Free College Essays - Mr. Shimerda in My Antonia

Free College Essays - Mr. Shimerda in My Antonia

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Mr. Shimerda of My Antonia     

 

Most people find it very hard to pull up roots in their native land and move to a strange country. Throughout history, countless millions of people have done so. People forsake their homeland and move to another country for various reasons. Some people emigrate to avoid starvation. Some seek adventure. Others wish to escape unbearable family situations. Still others desire to be reunited with loved ones.

 However, the main reason for immigration has long been economic opportunity--the lure of better land or a better job. Yet, some people can't conform to the American way of life. Like replanting a flower's roots, completely moving a person so attached to their homeland and customs, can prove to be fatal.

 In the book, "My Ántonia," the Shimerdas seemed to be very religious. For example, on Christmas evening, "When the candle ends sent up their conical yellow flames, all the colored figures from Austria stood out clear and full of meaning against the green boughs. Mr. Shimerda rose, crossed himself, and quietly knelt down before the tree……" History shows that the Bohemian people were constantly revolting for their freedom. This was probably one of the reasons for the religious Shimerdas move to America, to get away from those many "hard times." "All the time she say: 'America big country; much money, much land for my boys, much husband for my girls…my mama, she want Ambrosch for be rich, with many cattle." This must have been the main factor for the move from their "kawn-tree." Unfortunately, not all the Shimerdas were excited by the move. "My papa sad for the old country. He not look good. He never make music anymore…He don't like this kawn-tree…My papa, he cry for leave his old friends what make music with him." These quotations were the warning signs of what happened next. "Why, mam, it was simple enough; he pulled the trigger with his big toe. He layed over on his side and put the end of the barrel in his mouth, then he drew up one foot and felt for the trigger. He found it all right!" Mr. Shimerda was so depressed about losing everything and anything that was familiar to him that he felt there was no use in living. Jim thought, "I knew it was homesickness that had killed Mr. Shimerda, and I wondered whether his released spirit would not eventually find its way back to his own country.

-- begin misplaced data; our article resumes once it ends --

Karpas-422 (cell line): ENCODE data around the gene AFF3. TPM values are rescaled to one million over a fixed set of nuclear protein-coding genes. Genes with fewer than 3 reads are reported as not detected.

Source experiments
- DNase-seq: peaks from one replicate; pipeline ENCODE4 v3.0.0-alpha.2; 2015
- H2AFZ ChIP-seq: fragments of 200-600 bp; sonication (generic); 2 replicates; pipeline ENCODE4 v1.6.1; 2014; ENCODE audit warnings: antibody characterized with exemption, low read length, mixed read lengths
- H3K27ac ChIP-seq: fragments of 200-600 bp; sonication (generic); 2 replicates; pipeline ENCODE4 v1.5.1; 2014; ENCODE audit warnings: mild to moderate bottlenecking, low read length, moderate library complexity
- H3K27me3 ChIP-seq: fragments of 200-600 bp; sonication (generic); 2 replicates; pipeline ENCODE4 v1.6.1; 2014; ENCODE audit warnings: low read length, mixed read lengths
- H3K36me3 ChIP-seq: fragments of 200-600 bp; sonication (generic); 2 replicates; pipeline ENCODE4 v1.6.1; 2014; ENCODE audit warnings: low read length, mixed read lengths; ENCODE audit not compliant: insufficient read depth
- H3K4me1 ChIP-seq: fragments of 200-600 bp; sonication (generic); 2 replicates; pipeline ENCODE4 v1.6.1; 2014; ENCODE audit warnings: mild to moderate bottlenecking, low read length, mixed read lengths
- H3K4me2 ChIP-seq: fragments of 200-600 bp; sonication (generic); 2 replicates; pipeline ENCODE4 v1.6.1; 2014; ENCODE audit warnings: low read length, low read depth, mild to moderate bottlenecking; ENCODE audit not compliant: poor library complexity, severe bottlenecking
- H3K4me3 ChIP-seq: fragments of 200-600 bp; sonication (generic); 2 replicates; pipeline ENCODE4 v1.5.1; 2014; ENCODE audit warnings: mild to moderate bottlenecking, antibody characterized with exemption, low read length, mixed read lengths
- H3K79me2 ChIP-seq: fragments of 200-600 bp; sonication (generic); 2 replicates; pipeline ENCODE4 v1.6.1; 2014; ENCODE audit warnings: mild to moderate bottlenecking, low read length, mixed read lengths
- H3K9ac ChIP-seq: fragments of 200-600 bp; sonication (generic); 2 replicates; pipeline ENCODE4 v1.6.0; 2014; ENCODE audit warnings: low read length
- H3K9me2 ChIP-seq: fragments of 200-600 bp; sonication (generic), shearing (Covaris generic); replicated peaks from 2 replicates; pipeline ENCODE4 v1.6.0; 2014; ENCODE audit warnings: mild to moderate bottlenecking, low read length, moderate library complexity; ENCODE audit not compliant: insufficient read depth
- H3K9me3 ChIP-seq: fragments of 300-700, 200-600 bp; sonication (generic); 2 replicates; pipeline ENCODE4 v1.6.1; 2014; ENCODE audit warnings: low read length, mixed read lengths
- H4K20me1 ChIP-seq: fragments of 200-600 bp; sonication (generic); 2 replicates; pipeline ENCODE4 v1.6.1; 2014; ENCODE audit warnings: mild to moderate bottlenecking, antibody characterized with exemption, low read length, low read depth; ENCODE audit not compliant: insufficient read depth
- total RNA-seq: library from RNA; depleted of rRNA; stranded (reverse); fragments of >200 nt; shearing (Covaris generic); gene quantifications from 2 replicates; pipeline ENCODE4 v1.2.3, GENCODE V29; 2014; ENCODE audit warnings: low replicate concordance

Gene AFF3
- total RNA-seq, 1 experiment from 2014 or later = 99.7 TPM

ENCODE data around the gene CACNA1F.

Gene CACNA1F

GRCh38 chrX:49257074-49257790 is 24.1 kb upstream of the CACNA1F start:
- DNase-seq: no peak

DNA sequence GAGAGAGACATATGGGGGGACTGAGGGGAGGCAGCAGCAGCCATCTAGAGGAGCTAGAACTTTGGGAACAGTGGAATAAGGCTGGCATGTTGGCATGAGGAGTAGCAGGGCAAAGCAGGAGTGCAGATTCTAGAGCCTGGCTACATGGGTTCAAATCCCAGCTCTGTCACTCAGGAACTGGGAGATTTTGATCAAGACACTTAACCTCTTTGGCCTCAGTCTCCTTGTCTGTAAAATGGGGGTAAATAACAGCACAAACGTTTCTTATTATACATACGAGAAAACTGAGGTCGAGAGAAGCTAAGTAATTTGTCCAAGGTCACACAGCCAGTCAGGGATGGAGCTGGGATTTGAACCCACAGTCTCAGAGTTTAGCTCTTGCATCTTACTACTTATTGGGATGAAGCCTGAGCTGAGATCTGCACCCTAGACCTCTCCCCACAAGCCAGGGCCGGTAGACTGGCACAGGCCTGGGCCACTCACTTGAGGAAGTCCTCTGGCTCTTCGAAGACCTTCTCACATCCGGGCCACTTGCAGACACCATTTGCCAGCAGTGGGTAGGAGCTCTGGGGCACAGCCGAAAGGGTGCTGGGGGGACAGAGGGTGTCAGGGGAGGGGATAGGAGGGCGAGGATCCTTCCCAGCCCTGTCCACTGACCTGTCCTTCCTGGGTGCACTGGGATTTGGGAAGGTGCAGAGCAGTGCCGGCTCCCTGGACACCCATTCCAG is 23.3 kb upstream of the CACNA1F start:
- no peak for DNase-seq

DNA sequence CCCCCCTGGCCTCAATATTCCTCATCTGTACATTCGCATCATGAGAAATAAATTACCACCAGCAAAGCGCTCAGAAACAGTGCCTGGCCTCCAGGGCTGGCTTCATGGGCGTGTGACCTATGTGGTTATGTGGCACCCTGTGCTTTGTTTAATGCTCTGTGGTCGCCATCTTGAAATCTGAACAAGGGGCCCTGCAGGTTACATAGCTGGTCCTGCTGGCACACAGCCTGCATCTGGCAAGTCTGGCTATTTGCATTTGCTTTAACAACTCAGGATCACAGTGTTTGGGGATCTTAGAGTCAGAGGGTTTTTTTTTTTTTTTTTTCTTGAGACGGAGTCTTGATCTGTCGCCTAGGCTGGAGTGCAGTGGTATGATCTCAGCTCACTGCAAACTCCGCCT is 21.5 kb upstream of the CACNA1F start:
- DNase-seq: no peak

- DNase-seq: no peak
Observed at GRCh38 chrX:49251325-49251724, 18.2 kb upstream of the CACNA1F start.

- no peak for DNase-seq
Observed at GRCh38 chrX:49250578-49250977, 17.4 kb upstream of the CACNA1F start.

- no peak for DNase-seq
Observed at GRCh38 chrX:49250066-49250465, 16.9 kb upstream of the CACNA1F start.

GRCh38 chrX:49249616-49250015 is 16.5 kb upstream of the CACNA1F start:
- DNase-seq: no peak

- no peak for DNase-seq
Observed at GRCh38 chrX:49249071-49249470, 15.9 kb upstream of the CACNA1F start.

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" A person considering suicide exhibits certain warning signs. People may express a feeling of hopelessness, a loss of interest in living, or a wish to die. I suspect Mr. Shimerda felt all those things. He felt hopelessness, in that he would never feel at home in this strange country. Because of that, he lost the interest and the purpose for living. These reasons ultimately gave him the wish to die. As Jim thought, homesickness finally killed that poor depressed man. Perhaps, if Jim was right, Mr. Shimerda's soul lingers over his homeland. Perhaps a comprehensive move doesn't suit every immigrant. Why Did He Kill Himself? By: Kristinae Toomians Most people find it very hard to pull up roots in their native land and move to a strange country. Throughout history, countless millions of people have done so. People forsake their homeland and move to another country for various reasons. Some people emigrate to avoid starvation. Some seek adventure. Others wish to escape unbearable family situations. Still others desire to be reunited with loved ones. However, the main reason for immigration has long been economic opportunity--the lure of better land or a better job. Yet, some people can't conform to the American way of life. Like replanting a flower's roots, completely moving a person so attached to their homeland and customs, can prove to be fatal. In the book, "My Ántonia," the Shimerdas seemed to be very religious. For example, on Christmas evening, "When the candle ends sent up their conical yellow flames, all the colored figures from Austria stood out clear and full of meaning against the green boughs. Mr. Shimerda rose, crossed himself, and quietly knelt down before the tree……" History shows that the Bohemian people were constantly revolting for their freedom. This was probably one of the reasons for the religious Shimerdas move to America, to get away from those many "hard times." "All the time she say: 'America big country; much money, much land for my boys, much husband for my girls…my mama, she want Ambrosch for be rich, with many cattle." This must have been the main factor for the move from their "kawn-tree." Unfortunately, not all the Shimerdas were excited by the move. "My papa sad for the old country. He not look good. He never make music anymore…He don't like this kawn-tree…My papa, he cry for leave his old friends what make music with him." These quotations were the warning signs of what happened next. "Why, mam, it was simple enough; he pulled the trigger with his big toe. He layed over on his side and put the end of the barrel in his mouth, then he drew up one foot and felt for the trigger. He found it all right!" Mr. Shimerda was so depressed about losing everything and anything that was familiar to him that he felt there was no use in living. Jim thought, "I knew it was homesickness that had killed Mr. Shimerda, and I wondered whether his released spirit would not eventually find its way back to his own country." A person considering suicide exhibits certain warning signs. People may express a feeling of hopelessness, a loss of interest in living, or a wish to die. I suspect Mr. Shimerda felt all those things. He felt hopelessness, in that he would never feel at home in this strange country. Because of that, he lost the interest and the purpose for living. These reasons ultimately gave him the wish to die. As Jim thought, homesickness finally killed that poor depressed man. Perhaps, if Jim was right, Mr. Shimerda's soul lingers over his homeland. Perhaps a comprehensive move doesn't suit every immigrant.